Jacquelyn Buckrop had a choice to make in 1989: her friend’s wedding or the Indianapolis 500?
Buckrop was in grad school and had been to 15 consecutive Indy 500s at the time. The wedding was in Fort Wayne, and she said she was torn because she couldn’t make both.
“There was no way I could go to the race, watch the race, get home and drive all the way to Fort Wayne in time for the wedding,” Buckrop said. “I missed that race, but I sat at the rest stop just north of [Muncie] on 69 to listen to the end of it.”
She was back at Indianapolis Motor Speedway (IMS) the next year to start a new Indy 500 attendance streak.
With the 2020 IndyCar season having ended Oct. 25, her situation in 1989 poses a question: What is it about that race that gets people so attached to it? The answer is different for everybody. For Buckrop, it’s family.
“I’m emotional at the start,” she said as tears welled up in her eyes, “Partly because it’s Memorial Day, and I’m also thinking about those that aren’t there. My parents aren’t there. My godparents are no longer there.”
Buckrop, Ball State special assistant for academic operations, was born and raised on the west side of Indianapolis, about 5 miles from IMS. Her parents had gone to the Indy 500 for as long as she could remember. They went to race qualifications on their honeymoon, and they even had friends who knew some of the drivers and car owners. Naturally, Buckrop developed an interest when she was 6 or 7, she said, but her parents didn’t deem her “old enough” to go until she was 11.
Buckrop attended her inaugural Indy 500 with her parents in 1974, sitting in a line of 10 seats in Grand Stand E, Box 24, Row R — the same seats she still sits in every May.
Her godfather, Herb Wolf, purchased those seats well before Buckrop was born, she said, and he shared them with his friends. As Wolf and his friends aged and were no longer able to attend, the seats were shared throughout the families, and Buckrop experienced it all.
“It is a tradition,” she said. “It’s a family tradition.”
Lori Siefker, Ball State ID card office coordinator, has seats right behind the pits at IMS. She has experienced the 500 with Buckrop, and she said it felt like a big reunion.
“She has a lot of her own little traditions,” Siefker said. “It wouldn’t be a 500 without her toasting to her parents. And her brats — she always has her brats. That was something special she had with her mom and dad.”
Buckrop has been to 44 Indy 500s, having only missed the one in 1989 since she started going. She still receives a text every year just to make sure she’s still up for it, and her response has always been some form of confirmation — “yes,” “looking forward to it,” “absolutely,” “I’ll be there.”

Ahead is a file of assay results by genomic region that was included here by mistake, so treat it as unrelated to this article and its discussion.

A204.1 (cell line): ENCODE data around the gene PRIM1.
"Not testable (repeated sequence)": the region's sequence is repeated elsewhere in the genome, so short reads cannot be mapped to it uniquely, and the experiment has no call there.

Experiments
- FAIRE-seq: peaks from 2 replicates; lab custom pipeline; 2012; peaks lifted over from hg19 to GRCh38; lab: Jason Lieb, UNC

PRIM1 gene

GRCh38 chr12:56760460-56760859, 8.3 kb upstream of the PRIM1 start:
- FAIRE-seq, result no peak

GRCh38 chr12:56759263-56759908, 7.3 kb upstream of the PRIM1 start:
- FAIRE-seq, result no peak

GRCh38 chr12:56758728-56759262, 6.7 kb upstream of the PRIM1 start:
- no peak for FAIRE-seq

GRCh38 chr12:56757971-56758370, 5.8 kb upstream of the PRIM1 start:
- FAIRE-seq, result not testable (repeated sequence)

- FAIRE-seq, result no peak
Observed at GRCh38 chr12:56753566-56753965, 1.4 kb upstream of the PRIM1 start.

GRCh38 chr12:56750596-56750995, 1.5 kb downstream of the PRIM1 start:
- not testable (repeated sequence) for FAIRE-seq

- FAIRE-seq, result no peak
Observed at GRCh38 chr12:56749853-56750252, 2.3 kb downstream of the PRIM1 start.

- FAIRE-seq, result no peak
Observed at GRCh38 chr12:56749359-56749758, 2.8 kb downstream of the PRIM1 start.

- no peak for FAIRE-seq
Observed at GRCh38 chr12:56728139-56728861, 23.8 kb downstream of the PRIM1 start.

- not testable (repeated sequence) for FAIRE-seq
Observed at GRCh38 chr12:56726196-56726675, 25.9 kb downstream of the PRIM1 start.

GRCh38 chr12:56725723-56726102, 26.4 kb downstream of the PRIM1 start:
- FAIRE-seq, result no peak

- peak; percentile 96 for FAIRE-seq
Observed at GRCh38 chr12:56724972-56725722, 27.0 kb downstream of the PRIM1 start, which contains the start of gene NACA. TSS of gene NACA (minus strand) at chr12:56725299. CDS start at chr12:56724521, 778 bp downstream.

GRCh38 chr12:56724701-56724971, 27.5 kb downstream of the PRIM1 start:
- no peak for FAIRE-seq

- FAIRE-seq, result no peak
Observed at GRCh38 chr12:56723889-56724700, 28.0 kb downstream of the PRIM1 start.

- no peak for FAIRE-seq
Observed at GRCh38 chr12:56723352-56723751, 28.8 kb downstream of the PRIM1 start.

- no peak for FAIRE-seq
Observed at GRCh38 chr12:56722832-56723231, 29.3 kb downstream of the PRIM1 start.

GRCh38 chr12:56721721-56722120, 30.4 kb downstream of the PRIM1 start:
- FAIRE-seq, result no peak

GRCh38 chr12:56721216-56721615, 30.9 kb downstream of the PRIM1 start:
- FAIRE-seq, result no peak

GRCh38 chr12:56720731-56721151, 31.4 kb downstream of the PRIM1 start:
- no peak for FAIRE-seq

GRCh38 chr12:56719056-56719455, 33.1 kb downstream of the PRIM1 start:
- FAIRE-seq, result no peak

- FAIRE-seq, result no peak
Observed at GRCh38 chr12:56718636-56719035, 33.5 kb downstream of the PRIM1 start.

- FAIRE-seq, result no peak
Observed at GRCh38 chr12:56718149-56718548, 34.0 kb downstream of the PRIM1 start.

However, Buckrop said it has gotten harder to attend as she’s grown older. Every once in a while, she asks herself, “Do I really want to do this again?” — wake up at the crack of dawn, sit in idle traffic for multiple hours just waiting to get in, fight the crowds of thousands of people?
That, and she’s also the last one left.
Everyone who accompanied that wide-eyed 11-year-old girl to her first Indy 500 in 1974 has since died.
“This is something, at this point, I do for me,” Buckrop said while getting choked up. “I’m not passing it on to my children or grandchildren. My parents have been gone long enough that, while I miss them and remember them, this is something I do because I want to and I can.”
Because of this, Buckrop now likes to share her experience with people who have never been to the Indy 500.
“Everyone should go at least once,” she said. “What I usually say is, ‘If you have an opportunity, take it.’ If they follow it up with ‘Well, it’s really not for me,’ I say, ‘If you have an opportunity, you should take it.’”
Buckrop took Angie Zahner, executive assistant to the provost and executive vice president for academic affairs, to her first Indy 500 about 10 years ago. Zahner said she had been to practice several times but never saw the actual race in person.
“They say there is no place like the Indy 500 to experience a race, and they are correct,” Zahner said. “Nothing compares to seeing it in person. [Buckrop] knew I had never had that opportunity and wanted to share it with me. I’ll never forget the experience or her generosity.”
The countdown to “The Greatest Spectacle in Racing” was underway shortly after Josef Newgarden took the checkered flag in the Streets of St. Petersburg Oct. 25. For many, the countdown started when they learned no fans would be allowed at this year’s Indy 500 due to COVID-19. However, IMS President J. Douglas Boles announced Aug. 22 that, due to special circumstances, fans who watched or listened to the race this past August will officially “keep their streak,” meaning Buckrop’s is still alive.
Buckrop said she originally told herself she’d be fine with never going again after 40 races. Now, she’s at 44, and she said she’ll probably wind up telling herself she has to get to 50.
“I’ll keep going until I physically can’t,” she said. “I suspect when I can no longer do this, I will find another way to make this a ritual. When I can no longer be there in person, I will still be listening or watching, and I will do something to make it a new tradition for me.”